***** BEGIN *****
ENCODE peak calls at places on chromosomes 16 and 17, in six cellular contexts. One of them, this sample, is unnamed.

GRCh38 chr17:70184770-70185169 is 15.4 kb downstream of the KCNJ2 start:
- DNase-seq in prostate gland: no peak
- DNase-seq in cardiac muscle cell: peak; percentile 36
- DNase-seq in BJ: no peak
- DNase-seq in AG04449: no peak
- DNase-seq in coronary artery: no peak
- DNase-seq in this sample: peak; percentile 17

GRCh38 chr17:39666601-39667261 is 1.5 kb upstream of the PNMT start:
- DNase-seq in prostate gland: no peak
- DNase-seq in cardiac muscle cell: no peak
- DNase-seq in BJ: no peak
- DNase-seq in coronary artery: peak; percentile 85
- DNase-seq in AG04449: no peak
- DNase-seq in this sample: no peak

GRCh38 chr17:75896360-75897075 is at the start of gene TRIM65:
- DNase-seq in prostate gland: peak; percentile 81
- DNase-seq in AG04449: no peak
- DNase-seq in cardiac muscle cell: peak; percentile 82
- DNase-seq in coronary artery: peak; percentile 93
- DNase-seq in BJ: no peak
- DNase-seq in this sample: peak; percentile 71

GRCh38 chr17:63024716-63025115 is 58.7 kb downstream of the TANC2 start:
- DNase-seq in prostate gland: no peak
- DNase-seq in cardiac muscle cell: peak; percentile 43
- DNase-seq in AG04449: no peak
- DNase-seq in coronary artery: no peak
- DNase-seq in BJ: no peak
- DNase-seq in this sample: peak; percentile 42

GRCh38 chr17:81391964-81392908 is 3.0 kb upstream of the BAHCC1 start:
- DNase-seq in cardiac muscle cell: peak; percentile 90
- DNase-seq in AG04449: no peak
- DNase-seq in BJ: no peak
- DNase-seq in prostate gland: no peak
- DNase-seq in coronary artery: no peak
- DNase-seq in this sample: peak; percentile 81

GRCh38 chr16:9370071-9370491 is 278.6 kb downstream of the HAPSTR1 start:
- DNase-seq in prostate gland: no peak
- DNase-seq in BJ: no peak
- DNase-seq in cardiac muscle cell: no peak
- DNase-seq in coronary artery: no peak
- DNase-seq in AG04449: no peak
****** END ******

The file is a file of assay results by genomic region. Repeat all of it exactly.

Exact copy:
ENCODE peak calls at places on chromosomes 16 and 17, in six cellular contexts. One of them, this sample, is unnamed.

GRCh38 chr17:70184770-70185169 is 15.4 kb downstream of the KCNJ2 start:
- DNase-seq in prostate gland: no peak
- DNase-seq in cardiac muscle cell: peak; percentile 36
- DNase-seq in BJ: no peak
- DNase-seq in AG04449: no peak
- DNase-seq in coronary artery: no peak
- DNase-seq in this sample: peak; percentile 17

GRCh38 chr17:39666601-39667261 is 1.5 kb upstream of the PNMT start:
- DNase-seq in prostate gland: no peak
- DNase-seq in cardiac muscle cell: no peak
- DNase-seq in BJ: no peak
- DNase-seq in coronary artery: peak; percentile 85
- DNase-seq in AG04449: no peak
- DNase-seq in this sample: no peak

GRCh38 chr17:75896360-75897075 is at the start of gene TRIM65:
- DNase-seq in prostate gland: peak; percentile 81
- DNase-seq in AG04449: no peak
- DNase-seq in cardiac muscle cell: peak; percentile 82
- DNase-seq in coronary artery: peak; percentile 93
- DNase-seq in BJ: no peak
- DNase-seq in this sample: peak; percentile 71

GRCh38 chr17:63024716-63025115 is 58.7 kb downstream of the TANC2 start:
- DNase-seq in prostate gland: no peak
- DNase-seq in cardiac muscle cell: peak; percentile 43
- DNase-seq in AG04449: no peak
- DNase-seq in coronary artery: no peak
- DNase-seq in BJ: no peak
- DNase-seq in this sample: peak; percentile 42

GRCh38 chr17:81391964-81392908 is 3.0 kb upstream of the BAHCC1 start:
- DNase-seq in cardiac muscle cell: peak; percentile 90
- DNase-seq in AG04449: no peak
- DNase-seq in BJ: no peak
- DNase-seq in prostate gland: no peak
- DNase-seq in coronary artery: no peak
- DNase-seq in this sample: peak; percentile 81

GRCh38 chr16:9370071-9370491 is 278.6 kb downstream of the HAPSTR1 start:
- DNase-seq in prostate gland: no peak
- DNase-seq in BJ: no peak
- DNase-seq in cardiac muscle cell: no peak
- DNase-seq in coronary artery: no peak
- DNase-seq in AG04449: no peak